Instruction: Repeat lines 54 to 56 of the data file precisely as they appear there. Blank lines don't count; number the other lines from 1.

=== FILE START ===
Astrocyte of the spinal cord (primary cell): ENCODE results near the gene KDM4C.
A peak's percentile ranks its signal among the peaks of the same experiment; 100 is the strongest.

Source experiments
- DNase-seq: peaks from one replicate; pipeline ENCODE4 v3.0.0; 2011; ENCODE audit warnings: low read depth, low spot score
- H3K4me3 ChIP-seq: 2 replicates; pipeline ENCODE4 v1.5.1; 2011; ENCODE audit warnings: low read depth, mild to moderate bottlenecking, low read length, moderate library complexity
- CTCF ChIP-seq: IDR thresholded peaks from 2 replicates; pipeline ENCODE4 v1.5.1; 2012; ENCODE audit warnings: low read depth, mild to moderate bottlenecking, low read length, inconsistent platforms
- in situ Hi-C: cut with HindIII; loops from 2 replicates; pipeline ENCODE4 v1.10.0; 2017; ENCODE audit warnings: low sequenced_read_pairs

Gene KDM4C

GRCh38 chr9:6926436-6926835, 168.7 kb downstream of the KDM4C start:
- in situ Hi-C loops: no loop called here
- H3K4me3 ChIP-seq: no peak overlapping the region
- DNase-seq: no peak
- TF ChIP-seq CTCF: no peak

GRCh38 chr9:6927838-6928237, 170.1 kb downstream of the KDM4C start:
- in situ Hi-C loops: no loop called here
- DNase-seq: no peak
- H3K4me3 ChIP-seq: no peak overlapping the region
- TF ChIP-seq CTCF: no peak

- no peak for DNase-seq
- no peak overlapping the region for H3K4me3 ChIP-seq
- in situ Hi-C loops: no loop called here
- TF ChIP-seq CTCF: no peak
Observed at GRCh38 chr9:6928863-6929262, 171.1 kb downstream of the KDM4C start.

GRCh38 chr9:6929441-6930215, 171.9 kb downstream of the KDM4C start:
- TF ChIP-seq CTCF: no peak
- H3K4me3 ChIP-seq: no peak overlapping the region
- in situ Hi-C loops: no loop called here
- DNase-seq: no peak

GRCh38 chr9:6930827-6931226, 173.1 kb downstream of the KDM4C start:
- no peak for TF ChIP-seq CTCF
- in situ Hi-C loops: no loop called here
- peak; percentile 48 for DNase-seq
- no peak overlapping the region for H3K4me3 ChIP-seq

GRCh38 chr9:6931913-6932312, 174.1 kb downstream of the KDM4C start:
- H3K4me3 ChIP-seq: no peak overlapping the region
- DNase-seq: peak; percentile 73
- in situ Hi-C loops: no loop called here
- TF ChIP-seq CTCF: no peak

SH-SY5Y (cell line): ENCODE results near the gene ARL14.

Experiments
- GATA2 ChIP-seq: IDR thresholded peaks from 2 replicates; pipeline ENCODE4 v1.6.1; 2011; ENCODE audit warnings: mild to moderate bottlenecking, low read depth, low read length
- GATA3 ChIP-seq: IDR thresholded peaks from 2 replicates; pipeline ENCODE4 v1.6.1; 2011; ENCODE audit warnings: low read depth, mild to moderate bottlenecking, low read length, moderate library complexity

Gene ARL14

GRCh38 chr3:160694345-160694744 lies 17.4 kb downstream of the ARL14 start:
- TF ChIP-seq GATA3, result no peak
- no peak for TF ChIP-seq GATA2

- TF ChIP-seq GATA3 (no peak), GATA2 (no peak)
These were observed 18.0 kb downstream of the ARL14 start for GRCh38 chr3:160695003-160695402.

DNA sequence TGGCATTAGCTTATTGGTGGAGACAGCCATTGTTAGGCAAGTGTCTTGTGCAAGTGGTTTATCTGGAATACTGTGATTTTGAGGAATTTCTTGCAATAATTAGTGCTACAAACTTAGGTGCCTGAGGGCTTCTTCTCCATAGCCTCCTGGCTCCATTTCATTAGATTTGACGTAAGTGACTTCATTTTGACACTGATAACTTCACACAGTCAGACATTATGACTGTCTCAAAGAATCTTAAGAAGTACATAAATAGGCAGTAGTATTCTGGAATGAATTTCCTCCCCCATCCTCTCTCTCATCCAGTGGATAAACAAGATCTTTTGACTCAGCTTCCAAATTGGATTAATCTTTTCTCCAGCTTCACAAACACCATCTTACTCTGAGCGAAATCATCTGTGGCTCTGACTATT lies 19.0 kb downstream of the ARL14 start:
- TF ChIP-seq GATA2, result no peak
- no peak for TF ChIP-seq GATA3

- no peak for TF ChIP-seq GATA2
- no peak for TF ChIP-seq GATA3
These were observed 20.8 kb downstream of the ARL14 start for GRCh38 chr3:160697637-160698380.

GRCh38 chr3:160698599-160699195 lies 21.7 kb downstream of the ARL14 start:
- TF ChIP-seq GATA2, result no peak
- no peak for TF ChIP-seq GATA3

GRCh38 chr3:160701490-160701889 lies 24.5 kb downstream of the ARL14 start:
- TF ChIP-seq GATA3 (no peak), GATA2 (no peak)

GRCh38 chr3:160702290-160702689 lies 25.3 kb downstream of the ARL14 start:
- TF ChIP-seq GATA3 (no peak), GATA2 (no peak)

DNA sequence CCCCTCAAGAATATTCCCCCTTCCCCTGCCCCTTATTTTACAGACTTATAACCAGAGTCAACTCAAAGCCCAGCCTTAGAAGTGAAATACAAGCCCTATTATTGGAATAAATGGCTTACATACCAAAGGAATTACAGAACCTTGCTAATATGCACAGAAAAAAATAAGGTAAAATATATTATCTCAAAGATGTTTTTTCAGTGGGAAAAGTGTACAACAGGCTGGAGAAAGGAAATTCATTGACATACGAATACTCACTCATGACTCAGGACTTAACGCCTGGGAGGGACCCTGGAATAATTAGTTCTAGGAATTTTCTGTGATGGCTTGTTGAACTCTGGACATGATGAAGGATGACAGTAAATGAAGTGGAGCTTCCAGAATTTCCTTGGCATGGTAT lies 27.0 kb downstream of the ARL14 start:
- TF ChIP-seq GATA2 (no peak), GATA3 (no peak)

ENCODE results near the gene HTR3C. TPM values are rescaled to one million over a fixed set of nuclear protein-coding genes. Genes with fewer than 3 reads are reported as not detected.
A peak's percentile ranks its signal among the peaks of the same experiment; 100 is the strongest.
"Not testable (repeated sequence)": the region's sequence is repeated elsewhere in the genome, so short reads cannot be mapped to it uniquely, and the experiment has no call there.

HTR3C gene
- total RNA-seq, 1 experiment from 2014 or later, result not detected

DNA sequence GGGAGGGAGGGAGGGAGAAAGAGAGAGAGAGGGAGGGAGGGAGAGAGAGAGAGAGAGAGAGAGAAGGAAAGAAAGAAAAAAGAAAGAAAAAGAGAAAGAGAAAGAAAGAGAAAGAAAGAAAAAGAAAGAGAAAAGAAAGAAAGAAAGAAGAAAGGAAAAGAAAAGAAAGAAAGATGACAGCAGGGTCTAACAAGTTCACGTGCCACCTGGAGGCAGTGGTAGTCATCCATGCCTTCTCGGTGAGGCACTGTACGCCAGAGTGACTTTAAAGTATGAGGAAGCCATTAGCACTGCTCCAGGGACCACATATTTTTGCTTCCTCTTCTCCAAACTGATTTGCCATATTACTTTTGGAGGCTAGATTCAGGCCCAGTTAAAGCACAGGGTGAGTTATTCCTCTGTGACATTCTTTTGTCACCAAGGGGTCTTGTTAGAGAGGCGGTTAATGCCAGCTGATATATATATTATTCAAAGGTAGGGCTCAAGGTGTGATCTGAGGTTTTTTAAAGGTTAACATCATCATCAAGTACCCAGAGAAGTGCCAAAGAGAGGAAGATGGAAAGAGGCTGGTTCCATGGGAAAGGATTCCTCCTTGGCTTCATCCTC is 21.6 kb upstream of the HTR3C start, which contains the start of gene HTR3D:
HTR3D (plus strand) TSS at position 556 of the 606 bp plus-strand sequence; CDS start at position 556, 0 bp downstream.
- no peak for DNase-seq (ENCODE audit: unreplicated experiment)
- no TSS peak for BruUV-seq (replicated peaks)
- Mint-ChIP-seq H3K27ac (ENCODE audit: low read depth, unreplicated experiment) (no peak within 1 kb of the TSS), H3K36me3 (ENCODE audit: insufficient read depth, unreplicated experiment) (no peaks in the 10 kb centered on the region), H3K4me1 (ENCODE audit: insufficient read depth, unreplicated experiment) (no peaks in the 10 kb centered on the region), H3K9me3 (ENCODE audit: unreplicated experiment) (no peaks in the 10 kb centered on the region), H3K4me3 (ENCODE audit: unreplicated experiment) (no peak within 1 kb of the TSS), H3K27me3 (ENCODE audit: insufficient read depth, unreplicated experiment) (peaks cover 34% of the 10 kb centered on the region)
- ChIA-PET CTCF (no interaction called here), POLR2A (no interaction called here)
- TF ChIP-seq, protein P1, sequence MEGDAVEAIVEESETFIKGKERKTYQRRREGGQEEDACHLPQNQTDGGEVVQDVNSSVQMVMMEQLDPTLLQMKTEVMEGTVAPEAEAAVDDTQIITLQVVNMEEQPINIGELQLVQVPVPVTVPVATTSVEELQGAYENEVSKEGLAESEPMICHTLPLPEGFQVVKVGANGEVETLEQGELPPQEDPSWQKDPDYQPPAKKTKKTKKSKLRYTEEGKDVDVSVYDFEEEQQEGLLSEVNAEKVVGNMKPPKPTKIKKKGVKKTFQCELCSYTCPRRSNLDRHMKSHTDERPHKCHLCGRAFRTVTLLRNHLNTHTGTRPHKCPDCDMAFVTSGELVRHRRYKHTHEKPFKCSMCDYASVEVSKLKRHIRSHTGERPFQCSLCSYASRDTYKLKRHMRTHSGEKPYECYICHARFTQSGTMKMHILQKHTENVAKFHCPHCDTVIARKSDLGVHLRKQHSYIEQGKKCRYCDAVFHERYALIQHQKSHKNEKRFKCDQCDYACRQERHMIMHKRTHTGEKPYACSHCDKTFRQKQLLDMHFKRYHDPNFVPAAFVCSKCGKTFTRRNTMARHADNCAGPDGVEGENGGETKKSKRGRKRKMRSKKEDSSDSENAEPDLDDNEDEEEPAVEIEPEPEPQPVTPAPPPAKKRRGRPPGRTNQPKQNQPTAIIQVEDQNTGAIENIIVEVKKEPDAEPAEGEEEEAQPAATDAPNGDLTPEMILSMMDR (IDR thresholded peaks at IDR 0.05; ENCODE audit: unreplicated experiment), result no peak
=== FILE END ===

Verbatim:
These were observed 20.8 kb downstream of the ARL14 start for GRCh38 chr3:160697637-160698380.

GRCh38 chr3:160698599-160699195 lies 21.7 kb downstream of the ARL14 start:
- TF ChIP-seq GATA2, result no peak